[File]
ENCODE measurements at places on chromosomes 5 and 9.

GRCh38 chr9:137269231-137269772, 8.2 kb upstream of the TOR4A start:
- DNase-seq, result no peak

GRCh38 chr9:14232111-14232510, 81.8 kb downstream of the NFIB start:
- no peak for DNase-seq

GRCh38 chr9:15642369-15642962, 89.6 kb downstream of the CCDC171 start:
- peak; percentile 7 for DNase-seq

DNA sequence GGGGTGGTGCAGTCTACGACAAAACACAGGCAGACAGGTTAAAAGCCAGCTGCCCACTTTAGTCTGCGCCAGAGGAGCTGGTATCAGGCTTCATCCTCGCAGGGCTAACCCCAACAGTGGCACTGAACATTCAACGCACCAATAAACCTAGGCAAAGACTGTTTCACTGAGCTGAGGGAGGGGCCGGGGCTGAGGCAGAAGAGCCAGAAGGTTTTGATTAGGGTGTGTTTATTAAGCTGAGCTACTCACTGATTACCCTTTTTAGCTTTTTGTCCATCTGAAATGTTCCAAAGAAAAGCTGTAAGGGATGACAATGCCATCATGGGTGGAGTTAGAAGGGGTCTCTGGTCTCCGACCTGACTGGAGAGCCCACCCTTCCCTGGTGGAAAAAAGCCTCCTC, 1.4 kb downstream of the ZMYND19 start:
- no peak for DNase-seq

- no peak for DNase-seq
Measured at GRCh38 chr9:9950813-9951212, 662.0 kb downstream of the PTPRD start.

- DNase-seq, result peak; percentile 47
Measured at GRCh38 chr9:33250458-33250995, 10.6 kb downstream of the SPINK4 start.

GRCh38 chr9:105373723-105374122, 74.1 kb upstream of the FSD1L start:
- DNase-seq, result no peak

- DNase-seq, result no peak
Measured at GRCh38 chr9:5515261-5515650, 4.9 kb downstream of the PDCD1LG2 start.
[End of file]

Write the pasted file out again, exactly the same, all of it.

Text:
ENCODE measurements at places on chromosomes 5 and 9.

GRCh38 chr9:137269231-137269772, 8.2 kb upstream of the TOR4A start:
- DNase-seq, result no peak

GRCh38 chr9:14232111-14232510, 81.8 kb downstream of the NFIB start:
- no peak for DNase-seq

GRCh38 chr9:15642369-15642962, 89.6 kb downstream of the CCDC171 start:
- peak; percentile 7 for DNase-seq

DNA sequence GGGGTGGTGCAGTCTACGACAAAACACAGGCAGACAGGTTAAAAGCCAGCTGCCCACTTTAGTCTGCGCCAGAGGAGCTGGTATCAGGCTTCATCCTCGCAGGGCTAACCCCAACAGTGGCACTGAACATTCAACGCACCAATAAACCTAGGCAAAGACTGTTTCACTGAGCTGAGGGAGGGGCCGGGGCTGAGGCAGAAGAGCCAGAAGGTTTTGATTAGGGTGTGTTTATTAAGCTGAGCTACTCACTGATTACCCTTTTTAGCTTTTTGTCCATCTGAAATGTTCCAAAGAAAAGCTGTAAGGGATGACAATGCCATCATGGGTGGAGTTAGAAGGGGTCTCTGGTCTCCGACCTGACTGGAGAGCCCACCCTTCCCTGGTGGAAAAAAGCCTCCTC, 1.4 kb downstream of the ZMYND19 start:
- no peak for DNase-seq

- no peak for DNase-seq
Measured at GRCh38 chr9:9950813-9951212, 662.0 kb downstream of the PTPRD start.

- DNase-seq, result peak; percentile 47
Measured at GRCh38 chr9:33250458-33250995, 10.6 kb downstream of the SPINK4 start.

GRCh38 chr9:105373723-105374122, 74.1 kb upstream of the FSD1L start:
- DNase-seq, result no peak

- DNase-seq, result no peak
Measured at GRCh38 chr9:5515261-5515650, 4.9 kb downstream of the PDCD1LG2 start.